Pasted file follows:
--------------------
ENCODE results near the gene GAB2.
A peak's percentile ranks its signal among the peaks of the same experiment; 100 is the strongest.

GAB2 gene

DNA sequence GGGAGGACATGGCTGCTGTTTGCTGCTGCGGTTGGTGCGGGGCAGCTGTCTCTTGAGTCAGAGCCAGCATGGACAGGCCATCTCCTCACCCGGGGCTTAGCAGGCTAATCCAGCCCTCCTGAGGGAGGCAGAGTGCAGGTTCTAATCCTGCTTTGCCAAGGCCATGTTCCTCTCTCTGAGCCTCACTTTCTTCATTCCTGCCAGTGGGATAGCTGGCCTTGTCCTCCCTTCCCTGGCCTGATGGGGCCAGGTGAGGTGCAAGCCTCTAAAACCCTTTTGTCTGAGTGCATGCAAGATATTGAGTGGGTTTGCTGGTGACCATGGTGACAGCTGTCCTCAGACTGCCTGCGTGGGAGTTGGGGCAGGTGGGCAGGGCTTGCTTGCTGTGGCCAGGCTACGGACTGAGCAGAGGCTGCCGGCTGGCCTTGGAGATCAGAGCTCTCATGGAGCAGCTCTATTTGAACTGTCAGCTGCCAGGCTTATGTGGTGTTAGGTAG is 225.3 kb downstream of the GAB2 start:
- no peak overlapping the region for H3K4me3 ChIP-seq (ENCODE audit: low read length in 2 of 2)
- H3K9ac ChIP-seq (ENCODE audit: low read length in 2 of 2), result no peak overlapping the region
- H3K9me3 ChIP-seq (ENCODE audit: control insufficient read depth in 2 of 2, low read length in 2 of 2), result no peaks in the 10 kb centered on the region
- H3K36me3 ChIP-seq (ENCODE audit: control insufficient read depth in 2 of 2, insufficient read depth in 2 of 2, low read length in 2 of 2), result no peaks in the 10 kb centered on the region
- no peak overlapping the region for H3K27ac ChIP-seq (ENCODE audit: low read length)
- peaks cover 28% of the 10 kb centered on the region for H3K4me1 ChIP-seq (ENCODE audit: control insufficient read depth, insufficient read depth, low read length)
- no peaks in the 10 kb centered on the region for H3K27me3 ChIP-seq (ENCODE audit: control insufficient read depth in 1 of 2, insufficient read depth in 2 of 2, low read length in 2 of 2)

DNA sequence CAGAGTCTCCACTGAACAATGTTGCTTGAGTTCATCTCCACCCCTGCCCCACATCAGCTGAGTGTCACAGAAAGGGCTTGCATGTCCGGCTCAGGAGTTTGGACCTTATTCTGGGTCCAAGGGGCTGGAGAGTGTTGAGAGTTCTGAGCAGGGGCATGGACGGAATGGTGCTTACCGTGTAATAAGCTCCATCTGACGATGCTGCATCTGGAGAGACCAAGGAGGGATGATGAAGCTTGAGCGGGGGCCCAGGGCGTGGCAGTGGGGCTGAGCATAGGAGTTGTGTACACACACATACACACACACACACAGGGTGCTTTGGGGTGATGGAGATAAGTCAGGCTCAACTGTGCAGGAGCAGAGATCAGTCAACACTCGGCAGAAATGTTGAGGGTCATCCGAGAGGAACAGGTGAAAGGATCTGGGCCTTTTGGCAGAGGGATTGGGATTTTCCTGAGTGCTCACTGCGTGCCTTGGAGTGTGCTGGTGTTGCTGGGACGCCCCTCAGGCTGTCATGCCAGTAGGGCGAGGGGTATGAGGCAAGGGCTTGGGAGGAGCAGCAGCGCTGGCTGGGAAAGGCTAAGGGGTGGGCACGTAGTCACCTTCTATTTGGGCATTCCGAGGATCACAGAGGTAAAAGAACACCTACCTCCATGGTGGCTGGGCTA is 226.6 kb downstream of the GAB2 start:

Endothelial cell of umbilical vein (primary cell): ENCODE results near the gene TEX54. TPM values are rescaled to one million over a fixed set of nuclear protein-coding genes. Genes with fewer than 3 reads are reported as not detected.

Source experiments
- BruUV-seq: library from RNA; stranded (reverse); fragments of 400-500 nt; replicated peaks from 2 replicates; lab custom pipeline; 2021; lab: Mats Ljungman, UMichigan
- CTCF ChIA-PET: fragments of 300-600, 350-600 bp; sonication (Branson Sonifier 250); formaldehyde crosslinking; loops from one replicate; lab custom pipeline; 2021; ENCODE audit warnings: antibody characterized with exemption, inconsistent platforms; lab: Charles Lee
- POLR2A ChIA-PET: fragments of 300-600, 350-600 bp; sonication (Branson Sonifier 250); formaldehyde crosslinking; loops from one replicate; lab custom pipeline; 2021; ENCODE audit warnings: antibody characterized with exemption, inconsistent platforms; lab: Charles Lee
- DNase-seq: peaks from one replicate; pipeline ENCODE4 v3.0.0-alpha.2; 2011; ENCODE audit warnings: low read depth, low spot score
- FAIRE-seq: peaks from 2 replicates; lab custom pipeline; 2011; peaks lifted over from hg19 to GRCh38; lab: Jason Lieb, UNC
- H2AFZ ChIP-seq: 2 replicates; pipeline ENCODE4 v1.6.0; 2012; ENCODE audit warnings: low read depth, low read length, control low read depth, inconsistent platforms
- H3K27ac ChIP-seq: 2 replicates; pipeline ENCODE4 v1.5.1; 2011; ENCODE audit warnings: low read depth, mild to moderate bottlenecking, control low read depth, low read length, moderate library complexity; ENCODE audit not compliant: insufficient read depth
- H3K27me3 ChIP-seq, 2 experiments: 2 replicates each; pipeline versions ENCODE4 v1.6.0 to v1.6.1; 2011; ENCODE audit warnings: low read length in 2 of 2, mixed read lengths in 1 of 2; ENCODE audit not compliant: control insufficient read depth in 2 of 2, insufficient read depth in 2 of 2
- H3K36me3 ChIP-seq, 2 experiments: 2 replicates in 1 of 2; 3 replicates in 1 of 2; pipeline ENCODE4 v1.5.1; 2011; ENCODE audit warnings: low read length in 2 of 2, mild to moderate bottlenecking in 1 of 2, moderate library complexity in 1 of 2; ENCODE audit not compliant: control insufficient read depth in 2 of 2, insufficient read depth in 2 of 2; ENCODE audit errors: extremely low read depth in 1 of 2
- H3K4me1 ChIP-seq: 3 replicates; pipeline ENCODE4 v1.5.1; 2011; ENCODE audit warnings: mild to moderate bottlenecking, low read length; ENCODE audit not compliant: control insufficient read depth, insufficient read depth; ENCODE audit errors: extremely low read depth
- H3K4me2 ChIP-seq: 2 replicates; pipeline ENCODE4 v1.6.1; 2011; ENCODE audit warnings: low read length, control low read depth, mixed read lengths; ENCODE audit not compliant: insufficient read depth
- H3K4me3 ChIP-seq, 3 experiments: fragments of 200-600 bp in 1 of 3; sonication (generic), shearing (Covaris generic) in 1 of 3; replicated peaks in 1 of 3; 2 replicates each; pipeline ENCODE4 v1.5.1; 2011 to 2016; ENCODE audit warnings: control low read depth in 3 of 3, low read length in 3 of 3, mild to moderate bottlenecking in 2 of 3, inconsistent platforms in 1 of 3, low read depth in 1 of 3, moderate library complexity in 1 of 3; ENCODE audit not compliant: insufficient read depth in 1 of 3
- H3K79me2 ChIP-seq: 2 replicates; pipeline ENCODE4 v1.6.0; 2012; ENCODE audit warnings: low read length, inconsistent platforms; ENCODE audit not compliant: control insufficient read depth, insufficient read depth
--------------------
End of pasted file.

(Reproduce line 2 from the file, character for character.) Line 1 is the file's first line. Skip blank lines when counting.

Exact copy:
A peak's percentile ranks its signal among the peaks of the same experiment; 100 is the strongest.